How to Attract and Retain the Best Media Talent

5 mins

In our latest Salary Survey, 59% of those surveyed will be looking for a new role this year....

By Amy Spring


In our latest Salary Survey, 59% of those surveyed will be looking for a new role this year. This is a significant increase on last year, so it begs the question; what are employers doing to retain & attract the best media talent?

The most common question we’re asked by our clients is how they can attract the best talent in an increasingly competitive market. This is, as ever, a candidate driven market, and its more important than ever to ensure employees feel valued, fairly compensated & have clear progression paths in their career in order to retain and attract talent. 

The top motivators for those looking for new roles this year were a lack of progression opportunity, and a desire for increased pay. This highlights the importance of regular and fair pay and progression reviews for employees.

Only 41% of respondents are satisfied or very satisfied with their current salary – this is even fewer than last year. Against the backdrop of the cost of living crisis, seeking higher paid roles in competitor agencies, or higher pay client side & outside of agencies is attractive to employees who typically experience working long hours in a high pressure environment, in often under-staffed teams working with demanding clients – employees more than ever want to be compensated fairly for all of these things. This is also reflected in 29% of respondents having left their last job due to a poor work environment. 

What do candidates want? 

To be challenged & fairly-compensated. 

How can companies do this?

  • Avoid waiting until employees have another offer elsewhere to increase salary/ give promotions
  • Clear progression plans in place & the support to achieve their goals
  • Strong L&D programs
  • Fair pay – companies should benchmark against the industry & ensure long-standing employees paid the same as those who have moved company


Overall, agencies offer some of the most comprehensive benefits packages that are also reflective of what candidates are asking for. These include healthcare, optical/dental care and flexible working. 69% of agencies offered flexible working as a benefit, and it was the most desirable. It’s less likely that agencies will offer 100% roles in planning & buying, as they require extensive client contact and cross-team collaboration. Most companies do, however, offer some form of work from anywhere for a set period of time, ranging from 2-6 weeks per year.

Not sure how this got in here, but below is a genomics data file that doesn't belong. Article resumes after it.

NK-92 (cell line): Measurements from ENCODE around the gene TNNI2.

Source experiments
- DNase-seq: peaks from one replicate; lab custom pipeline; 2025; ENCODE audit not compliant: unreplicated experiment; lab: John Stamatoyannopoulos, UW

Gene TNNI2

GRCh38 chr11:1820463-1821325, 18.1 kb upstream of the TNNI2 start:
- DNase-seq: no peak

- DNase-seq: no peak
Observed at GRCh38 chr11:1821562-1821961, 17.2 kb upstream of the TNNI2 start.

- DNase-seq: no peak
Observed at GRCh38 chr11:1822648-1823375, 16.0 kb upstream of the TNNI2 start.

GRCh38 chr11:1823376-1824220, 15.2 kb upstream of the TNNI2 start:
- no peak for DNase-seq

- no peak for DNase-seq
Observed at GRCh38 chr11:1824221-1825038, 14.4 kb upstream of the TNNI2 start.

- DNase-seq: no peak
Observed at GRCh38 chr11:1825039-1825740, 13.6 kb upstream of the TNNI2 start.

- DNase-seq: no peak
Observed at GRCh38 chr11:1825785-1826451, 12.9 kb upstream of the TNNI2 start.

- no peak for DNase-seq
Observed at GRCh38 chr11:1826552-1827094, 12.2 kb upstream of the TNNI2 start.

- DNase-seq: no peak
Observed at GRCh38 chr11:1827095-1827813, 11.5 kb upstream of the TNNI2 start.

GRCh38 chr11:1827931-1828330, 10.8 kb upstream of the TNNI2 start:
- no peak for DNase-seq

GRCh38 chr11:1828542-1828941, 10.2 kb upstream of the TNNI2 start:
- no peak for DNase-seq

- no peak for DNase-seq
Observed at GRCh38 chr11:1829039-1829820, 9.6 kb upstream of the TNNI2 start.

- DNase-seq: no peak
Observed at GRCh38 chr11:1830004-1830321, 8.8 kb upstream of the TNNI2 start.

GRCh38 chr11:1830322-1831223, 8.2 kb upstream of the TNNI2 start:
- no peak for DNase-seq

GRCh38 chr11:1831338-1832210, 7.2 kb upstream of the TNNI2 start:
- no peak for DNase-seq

Increased Flexibility

It's great to see increased flexibility, as it remains so important for retaining and attracting a more diverse workforce. On this point, this year, the majority of survey respondents were female. However, they still hold the majority of more junior roles across the industry. In senior management, the majority of respondents were male – and across the C-Suite this was even more male dominated, with 8% of respondents holding C-Suite positions vs 3& of female respondents.

This gender disparity is also reflected in the proportion of males vs females who received a bonus 57% male respondents received a bonus, vs 29% of females. This poses an important an on-going question:

What is being done to close the gender pay gap in the media industry?

To attract a more diverse talent pool, we would suggest:

  • More inclusive job adverts – women are less likely to apply for roles they’re not qualified for (Hewlett Packard). Men apply for jobs if they meet 60% of the required qualifications, women only tend to apply if they meet 100% of the criteria. Reducing the focus on the requirements/ qualifications section, and focusing on the future role responsibilities, growth, development and information about the company and benefits could encourage a broader range of applicants. 
  • According to Movemeon, women are 35% more likely to be hired than men – men compete more, but win less when it comes to job applications. Women are not only applying for jobs they’re more qualified for, but also getting them. Women also generally perform better in interviews, so more should be done to encourage them to apply for roles they are interested in. Most people leave their roles for a new challenge, so it should follow that a new opportunity should allow for development opportunities and prospective candidates should be encouraged to apply for roles in which they’ll be able to become the perfect candidate within the first 6-12 months of being in the role.
  • Hire for 80% – if someone ticks most of the boxes, can you teach the rest? Rather than waiting for the perfect candidate on paper (which can take a lot of time!), consider the candidate who fits MOST of the criteria, and can potentially offer different skills! 
  • Consider candidates who don’t have a university degree. This will open the door to candidates from broader socio-economic and ethnic backgrounds, and encourage a more diverse workforce. 

By understanding the motivations for employees changing roles, agencies can ensure they offer competitive salaries, sufficient learning and development and progression opportunities, and the benefits employees want. Employers can create a better work environment that retains and attracts the top talent and drives business success. 

If you have any questions or want to partner with the specialists in our media planning & buying team, please get in touch with Amy Spring –

Sphere Digital Recruitment 2022
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